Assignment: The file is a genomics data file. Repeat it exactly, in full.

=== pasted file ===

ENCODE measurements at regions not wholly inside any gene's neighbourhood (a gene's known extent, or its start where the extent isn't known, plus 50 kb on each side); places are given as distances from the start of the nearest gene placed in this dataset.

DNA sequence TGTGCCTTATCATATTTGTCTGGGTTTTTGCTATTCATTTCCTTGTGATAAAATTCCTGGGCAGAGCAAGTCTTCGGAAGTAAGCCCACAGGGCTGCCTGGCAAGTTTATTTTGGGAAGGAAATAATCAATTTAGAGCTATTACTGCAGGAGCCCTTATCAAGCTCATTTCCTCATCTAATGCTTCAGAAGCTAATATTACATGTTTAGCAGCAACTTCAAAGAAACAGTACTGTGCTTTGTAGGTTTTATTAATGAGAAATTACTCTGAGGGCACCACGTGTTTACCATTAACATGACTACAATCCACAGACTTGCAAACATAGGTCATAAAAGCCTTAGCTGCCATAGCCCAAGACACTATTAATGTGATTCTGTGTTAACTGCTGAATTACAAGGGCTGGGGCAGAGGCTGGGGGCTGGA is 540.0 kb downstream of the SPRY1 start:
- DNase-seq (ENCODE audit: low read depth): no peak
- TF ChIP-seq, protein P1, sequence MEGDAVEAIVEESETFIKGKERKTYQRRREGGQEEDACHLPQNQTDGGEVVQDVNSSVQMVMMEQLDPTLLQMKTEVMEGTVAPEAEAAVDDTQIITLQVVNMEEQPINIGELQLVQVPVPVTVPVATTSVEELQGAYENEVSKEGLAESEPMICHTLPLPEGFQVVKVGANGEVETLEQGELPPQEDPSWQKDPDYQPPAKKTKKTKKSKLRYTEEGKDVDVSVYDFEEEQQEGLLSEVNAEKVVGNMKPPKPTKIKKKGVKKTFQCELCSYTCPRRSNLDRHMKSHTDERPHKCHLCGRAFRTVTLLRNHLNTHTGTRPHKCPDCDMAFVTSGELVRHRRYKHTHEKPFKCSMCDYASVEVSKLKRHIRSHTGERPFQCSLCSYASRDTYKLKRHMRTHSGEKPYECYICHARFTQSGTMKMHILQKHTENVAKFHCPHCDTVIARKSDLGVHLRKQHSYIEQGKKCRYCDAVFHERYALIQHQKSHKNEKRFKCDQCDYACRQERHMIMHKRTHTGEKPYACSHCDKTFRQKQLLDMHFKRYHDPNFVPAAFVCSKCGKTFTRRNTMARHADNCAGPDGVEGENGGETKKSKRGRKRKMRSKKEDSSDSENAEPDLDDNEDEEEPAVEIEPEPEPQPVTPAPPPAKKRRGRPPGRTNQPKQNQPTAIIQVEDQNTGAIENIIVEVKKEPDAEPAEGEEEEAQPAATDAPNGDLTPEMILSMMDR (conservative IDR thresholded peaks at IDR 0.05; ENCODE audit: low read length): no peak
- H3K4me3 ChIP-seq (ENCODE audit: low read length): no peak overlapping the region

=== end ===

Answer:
ENCODE measurements at regions not wholly inside any gene's neighbourhood (a gene's known extent, or its start where the extent isn't known, plus 50 kb on each side); places are given as distances from the start of the nearest gene placed in this dataset.

DNA sequence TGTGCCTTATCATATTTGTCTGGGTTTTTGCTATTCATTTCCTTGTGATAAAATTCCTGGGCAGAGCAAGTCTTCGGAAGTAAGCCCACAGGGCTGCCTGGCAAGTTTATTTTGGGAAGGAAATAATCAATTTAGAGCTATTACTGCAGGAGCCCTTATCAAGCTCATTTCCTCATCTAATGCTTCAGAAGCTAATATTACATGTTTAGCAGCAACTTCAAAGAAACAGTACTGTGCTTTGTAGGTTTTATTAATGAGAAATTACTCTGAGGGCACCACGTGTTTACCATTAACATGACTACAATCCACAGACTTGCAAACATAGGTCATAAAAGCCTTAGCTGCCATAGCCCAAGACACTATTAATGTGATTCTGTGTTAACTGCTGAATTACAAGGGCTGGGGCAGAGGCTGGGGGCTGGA is 540.0 kb downstream of the SPRY1 start:
- DNase-seq (ENCODE audit: low read depth): no peak
- TF ChIP-seq, protein P1, sequence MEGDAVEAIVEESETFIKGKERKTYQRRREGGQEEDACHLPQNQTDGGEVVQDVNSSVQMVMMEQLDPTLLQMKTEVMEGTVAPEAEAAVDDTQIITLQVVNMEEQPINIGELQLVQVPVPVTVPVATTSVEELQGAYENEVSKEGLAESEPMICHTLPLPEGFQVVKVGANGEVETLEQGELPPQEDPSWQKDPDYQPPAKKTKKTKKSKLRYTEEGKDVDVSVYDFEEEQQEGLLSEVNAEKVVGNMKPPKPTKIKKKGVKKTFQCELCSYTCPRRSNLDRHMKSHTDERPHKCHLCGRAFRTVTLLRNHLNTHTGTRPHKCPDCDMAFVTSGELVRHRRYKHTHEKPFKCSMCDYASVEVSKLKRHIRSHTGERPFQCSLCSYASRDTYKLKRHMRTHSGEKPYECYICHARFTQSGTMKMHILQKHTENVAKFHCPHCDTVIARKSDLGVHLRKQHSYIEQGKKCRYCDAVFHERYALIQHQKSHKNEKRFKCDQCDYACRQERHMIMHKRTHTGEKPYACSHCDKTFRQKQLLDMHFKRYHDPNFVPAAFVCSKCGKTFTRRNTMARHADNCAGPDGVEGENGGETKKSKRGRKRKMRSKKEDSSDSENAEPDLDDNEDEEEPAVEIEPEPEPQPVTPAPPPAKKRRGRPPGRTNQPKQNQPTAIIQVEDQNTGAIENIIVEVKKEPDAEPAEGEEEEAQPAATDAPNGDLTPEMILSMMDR (conservative IDR thresholded peaks at IDR 0.05; ENCODE audit: low read length): no peak
- H3K4me3 ChIP-seq (ENCODE audit: low read length): no peak overlapping the region